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UCD Medical Center nurses protest staffing

Sacramento Bee, 6/11/10

By Deia de Brito and Bobby Caina Calvan
Sacramento Bee
June 11, 2010

Dozens of nurses walked picket lines outside the UC Davis Medical Center on Thursday, joining scores of other registered nurses across the state to protest what they decry as chronic violations of the state law requiring minimum staffing levels.

University officials, however, insist they are in full compliance with the minimum nurse-to-patient ratios mandated by the 1999 state law at the core of the dispute.

Ultimately, the fundamental disagreement between the California Nurses Association and the University of California over how the law should be interpreted and applied may be resolved during contract talks.

Staffing issues have long been a contentious issue in negotiations.

Thursday's rallies in California – at six university-run hospitals – drew scores of nurses.

But the gatherings paled in comparison to those in Minnesota, where 12,000 registered nurses held a one-day strike over the same issue.
On Tuesday, a San Francisco judge granted a temporary restraining order prohibiting the CNA from striking, so the union held informational rallies instead. Both sides will return to court June 18.

According to state law, hospitals must provide at least one nurse for every five patients. In some critical areas, such as the intensive-care unit, there must be at least one nurse for every two patients.

While staffing ratios might appear black and white, they delve into gray areas when involving patients whose medical conditions require varying degrees of nursing care.

Both sides acknowledge the complexity of measuring a patient's medical acuity – or the severity of illness. Computer software is used to help determine staffing levels.

"The state law doesn't require the hospitals to staff for acuity minute for minute," Carol Robinson, chief nursing officer for UCD Medical Center, said Thursday as a line of pickets marched in the distance. She said shift changes and breaks momentarily cause staffing to dip, but patients are never in danger.

"We meet the minimum ratios all the time. In fact, most of the time, we're overstaffed" when it comes to state-mandated minimum ratios, she said.
But the nurses union said otherwise.

Beth Kean, the union's chief negotiator for the UC labor contract, said the medical center has a history of understaffing that's gotten worse since budget cuts swept the UC system.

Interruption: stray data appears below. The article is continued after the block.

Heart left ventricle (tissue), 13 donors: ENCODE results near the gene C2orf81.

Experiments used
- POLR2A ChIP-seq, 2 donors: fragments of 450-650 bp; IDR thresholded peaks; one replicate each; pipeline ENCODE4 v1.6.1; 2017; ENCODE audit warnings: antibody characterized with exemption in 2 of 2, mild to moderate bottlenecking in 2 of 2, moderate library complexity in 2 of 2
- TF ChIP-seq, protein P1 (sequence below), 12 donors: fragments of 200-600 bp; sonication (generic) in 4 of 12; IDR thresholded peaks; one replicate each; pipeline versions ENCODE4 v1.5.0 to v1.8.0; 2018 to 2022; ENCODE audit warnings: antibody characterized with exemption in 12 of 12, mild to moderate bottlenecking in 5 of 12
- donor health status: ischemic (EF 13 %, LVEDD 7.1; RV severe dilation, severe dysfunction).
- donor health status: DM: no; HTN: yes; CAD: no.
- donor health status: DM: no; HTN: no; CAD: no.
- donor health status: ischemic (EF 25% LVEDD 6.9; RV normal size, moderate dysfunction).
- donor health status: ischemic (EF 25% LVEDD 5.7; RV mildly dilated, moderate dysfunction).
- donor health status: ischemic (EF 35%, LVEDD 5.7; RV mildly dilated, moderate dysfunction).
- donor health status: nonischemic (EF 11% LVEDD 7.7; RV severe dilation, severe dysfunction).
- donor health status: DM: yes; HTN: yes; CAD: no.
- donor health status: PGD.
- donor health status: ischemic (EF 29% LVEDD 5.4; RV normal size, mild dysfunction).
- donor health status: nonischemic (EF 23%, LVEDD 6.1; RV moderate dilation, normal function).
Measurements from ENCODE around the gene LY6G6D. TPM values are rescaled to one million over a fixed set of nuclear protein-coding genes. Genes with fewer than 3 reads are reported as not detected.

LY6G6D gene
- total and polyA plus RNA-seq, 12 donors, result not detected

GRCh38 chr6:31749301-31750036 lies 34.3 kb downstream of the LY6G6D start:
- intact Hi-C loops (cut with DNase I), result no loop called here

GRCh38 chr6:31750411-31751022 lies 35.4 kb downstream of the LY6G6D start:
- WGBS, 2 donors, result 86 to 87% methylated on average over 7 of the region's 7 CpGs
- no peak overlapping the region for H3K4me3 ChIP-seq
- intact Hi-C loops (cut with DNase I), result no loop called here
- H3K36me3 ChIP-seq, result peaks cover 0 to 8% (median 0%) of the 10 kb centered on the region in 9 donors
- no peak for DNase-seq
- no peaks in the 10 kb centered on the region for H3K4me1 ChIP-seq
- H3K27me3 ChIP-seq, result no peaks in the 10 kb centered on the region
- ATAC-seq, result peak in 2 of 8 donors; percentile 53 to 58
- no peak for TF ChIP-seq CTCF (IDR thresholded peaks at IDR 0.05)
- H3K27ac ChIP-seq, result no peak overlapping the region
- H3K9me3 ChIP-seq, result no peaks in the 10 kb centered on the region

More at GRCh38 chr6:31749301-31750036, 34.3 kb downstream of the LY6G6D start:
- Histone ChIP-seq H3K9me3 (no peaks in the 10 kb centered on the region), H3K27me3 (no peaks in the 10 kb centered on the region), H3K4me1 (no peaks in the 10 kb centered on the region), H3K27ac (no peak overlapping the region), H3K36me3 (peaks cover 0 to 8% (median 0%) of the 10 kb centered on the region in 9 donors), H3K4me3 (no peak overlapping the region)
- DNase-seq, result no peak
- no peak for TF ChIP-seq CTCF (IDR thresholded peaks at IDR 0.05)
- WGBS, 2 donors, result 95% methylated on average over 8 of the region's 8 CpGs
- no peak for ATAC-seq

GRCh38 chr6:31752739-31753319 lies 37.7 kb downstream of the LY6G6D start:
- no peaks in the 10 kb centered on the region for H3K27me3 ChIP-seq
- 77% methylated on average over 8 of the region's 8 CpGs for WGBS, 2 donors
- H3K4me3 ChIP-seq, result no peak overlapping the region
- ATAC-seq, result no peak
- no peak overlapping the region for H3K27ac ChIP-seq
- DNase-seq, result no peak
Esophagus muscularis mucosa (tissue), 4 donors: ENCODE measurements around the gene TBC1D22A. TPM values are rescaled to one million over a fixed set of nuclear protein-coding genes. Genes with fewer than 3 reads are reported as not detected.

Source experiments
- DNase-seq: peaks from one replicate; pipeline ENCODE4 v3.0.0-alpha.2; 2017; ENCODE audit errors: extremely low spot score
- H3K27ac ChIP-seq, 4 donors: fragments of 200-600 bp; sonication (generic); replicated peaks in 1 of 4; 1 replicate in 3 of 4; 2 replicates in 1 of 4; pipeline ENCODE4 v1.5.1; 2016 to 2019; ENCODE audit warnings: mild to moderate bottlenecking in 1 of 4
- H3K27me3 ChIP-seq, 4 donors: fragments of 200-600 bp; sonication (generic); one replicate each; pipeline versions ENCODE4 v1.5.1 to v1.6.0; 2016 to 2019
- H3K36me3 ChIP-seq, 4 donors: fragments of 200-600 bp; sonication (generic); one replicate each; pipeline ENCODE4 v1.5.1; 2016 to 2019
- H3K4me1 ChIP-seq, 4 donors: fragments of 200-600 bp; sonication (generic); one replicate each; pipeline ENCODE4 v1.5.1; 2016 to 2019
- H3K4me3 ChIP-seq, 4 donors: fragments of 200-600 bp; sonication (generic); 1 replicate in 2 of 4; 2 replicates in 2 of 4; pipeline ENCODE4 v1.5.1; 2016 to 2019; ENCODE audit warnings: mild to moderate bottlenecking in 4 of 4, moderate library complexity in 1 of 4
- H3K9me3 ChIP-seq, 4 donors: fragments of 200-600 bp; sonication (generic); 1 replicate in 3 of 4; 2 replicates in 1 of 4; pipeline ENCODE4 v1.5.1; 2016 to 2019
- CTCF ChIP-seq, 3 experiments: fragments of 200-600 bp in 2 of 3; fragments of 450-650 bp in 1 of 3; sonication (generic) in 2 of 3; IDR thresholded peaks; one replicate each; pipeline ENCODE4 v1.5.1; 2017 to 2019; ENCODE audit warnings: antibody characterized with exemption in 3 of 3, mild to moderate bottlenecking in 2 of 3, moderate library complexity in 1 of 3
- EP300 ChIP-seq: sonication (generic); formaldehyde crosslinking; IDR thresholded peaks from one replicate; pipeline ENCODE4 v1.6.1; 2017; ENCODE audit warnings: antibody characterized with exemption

Kean provided hospital staffing documents that she said were evidence of understaffing.

A staffing report from March 2009, for example, showed that a UC Davis medical unit was understaffed by 26 nursing hours during one work shift.
A memo from October showed the unit went without a monitor technician during six different shifts. Another document showed the required ratio of nurses to patients had been violated on 12 occasions in October.

Kean said these numbers don't include break times, making the understaffing more severe if a nurse takes a lunch or bathroom break.

"The motive for understaffing is profit. The top people get bonuses if they come in under budget," Kean said. "As a result, most nurses don't get their breaks or they eat lunch on the run."

It's a problem caused largely by the "no-float" system UC Davis implemented a few years ago, said Kean. Floating allows nurses to fill in where there's demand in other departments.

"Nurses hate to float because you're going to work in a place you're not familiar with," said Kean. But, she added, it helps provide support where there's not enough staff.

The California Department of Public Health has enforcement authority over the staffing law, but hospitals aren't required to submit staffing reports to the agency – unless asked to do so.

In November, the nurses union filed a complaint with the state over alleged staffing violations. But state health officials have not yet investigated the complaint.

ONLINE See more photos of a demonstration by nurses protesting what they say is hospital understaffing."The motive for understaffing is profit. … As a result, most nurses don't get their breaks or they eat lunch on the run." BETH KEAN, chief union negotiator for the UC contract.

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